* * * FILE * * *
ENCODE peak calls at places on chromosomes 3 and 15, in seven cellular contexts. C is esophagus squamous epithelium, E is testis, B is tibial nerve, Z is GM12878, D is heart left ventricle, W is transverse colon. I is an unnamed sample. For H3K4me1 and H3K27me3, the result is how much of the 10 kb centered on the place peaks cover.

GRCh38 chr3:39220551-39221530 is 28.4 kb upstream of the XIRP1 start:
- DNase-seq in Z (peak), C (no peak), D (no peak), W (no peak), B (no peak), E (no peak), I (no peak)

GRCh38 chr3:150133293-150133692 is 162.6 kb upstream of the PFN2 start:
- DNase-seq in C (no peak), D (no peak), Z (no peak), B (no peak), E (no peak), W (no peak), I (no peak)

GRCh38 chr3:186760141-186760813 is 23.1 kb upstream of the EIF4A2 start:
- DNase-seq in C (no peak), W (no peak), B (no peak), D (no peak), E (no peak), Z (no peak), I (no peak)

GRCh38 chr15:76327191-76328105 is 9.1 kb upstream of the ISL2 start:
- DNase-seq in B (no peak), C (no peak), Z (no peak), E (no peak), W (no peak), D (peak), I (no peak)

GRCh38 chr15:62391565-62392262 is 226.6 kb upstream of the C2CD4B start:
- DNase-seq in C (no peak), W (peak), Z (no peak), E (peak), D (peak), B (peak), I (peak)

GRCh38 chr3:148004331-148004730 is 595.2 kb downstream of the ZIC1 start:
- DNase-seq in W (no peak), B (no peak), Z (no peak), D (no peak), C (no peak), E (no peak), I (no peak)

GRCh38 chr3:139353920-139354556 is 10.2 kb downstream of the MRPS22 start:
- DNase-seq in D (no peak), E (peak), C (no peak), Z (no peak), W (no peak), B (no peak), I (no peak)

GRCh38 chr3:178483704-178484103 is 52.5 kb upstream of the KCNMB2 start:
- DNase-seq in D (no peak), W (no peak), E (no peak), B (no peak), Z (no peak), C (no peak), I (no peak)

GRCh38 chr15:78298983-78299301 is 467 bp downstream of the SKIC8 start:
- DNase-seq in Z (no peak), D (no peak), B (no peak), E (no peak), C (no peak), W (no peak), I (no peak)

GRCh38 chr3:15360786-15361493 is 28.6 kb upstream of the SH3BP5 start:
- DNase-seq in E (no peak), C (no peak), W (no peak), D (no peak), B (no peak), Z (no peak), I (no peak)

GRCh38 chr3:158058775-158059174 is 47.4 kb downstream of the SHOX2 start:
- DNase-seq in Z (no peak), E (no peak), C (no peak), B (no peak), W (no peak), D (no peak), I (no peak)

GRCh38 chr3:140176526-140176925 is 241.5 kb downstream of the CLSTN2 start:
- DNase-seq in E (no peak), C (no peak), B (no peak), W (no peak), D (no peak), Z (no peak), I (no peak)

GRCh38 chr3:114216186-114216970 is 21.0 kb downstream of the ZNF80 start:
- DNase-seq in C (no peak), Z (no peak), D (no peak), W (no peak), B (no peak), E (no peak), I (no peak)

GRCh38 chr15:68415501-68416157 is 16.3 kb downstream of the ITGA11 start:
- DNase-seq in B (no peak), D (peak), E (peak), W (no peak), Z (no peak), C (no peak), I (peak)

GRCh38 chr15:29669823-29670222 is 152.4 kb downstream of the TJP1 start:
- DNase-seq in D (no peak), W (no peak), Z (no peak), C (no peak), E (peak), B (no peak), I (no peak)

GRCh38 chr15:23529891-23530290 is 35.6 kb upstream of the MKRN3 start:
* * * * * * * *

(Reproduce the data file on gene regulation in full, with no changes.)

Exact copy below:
ENCODE peak calls at places on chromosomes 3 and 15, in seven cellular contexts. C is esophagus squamous epithelium, E is testis, B is tibial nerve, Z is GM12878, D is heart left ventricle, W is transverse colon. I is an unnamed sample. For H3K4me1 and H3K27me3, the result is how much of the 10 kb centered on the place peaks cover.

GRCh38 chr3:39220551-39221530 is 28.4 kb upstream of the XIRP1 start:
- DNase-seq in Z (peak), C (no peak), D (no peak), W (no peak), B (no peak), E (no peak), I (no peak)

GRCh38 chr3:150133293-150133692 is 162.6 kb upstream of the PFN2 start:
- DNase-seq in C (no peak), D (no peak), Z (no peak), B (no peak), E (no peak), W (no peak), I (no peak)

GRCh38 chr3:186760141-186760813 is 23.1 kb upstream of the EIF4A2 start:
- DNase-seq in C (no peak), W (no peak), B (no peak), D (no peak), E (no peak), Z (no peak), I (no peak)

GRCh38 chr15:76327191-76328105 is 9.1 kb upstream of the ISL2 start:
- DNase-seq in B (no peak), C (no peak), Z (no peak), E (no peak), W (no peak), D (peak), I (no peak)

GRCh38 chr15:62391565-62392262 is 226.6 kb upstream of the C2CD4B start:
- DNase-seq in C (no peak), W (peak), Z (no peak), E (peak), D (peak), B (peak), I (peak)

GRCh38 chr3:148004331-148004730 is 595.2 kb downstream of the ZIC1 start:
- DNase-seq in W (no peak), B (no peak), Z (no peak), D (no peak), C (no peak), E (no peak), I (no peak)

GRCh38 chr3:139353920-139354556 is 10.2 kb downstream of the MRPS22 start:
- DNase-seq in D (no peak), E (peak), C (no peak), Z (no peak), W (no peak), B (no peak), I (no peak)

GRCh38 chr3:178483704-178484103 is 52.5 kb upstream of the KCNMB2 start:
- DNase-seq in D (no peak), W (no peak), E (no peak), B (no peak), Z (no peak), C (no peak), I (no peak)

GRCh38 chr15:78298983-78299301 is 467 bp downstream of the SKIC8 start:
- DNase-seq in Z (no peak), D (no peak), B (no peak), E (no peak), C (no peak), W (no peak), I (no peak)

GRCh38 chr3:15360786-15361493 is 28.6 kb upstream of the SH3BP5 start:
- DNase-seq in E (no peak), C (no peak), W (no peak), D (no peak), B (no peak), Z (no peak), I (no peak)

GRCh38 chr3:158058775-158059174 is 47.4 kb downstream of the SHOX2 start:
- DNase-seq in Z (no peak), E (no peak), C (no peak), B (no peak), W (no peak), D (no peak), I (no peak)

GRCh38 chr3:140176526-140176925 is 241.5 kb downstream of the CLSTN2 start:
- DNase-seq in E (no peak), C (no peak), B (no peak), W (no peak), D (no peak), Z (no peak), I (no peak)

GRCh38 chr3:114216186-114216970 is 21.0 kb downstream of the ZNF80 start:
- DNase-seq in C (no peak), Z (no peak), D (no peak), W (no peak), B (no peak), E (no peak), I (no peak)

GRCh38 chr15:68415501-68416157 is 16.3 kb downstream of the ITGA11 start:
- DNase-seq in B (no peak), D (peak), E (peak), W (no peak), Z (no peak), C (no peak), I (peak)

GRCh38 chr15:29669823-29670222 is 152.4 kb downstream of the TJP1 start:
- DNase-seq in D (no peak), W (no peak), Z (no peak), C (no peak), E (peak), B (no peak), I (no peak)

GRCh38 chr15:23529891-23530290 is 35.6 kb upstream of the MKRN3 start: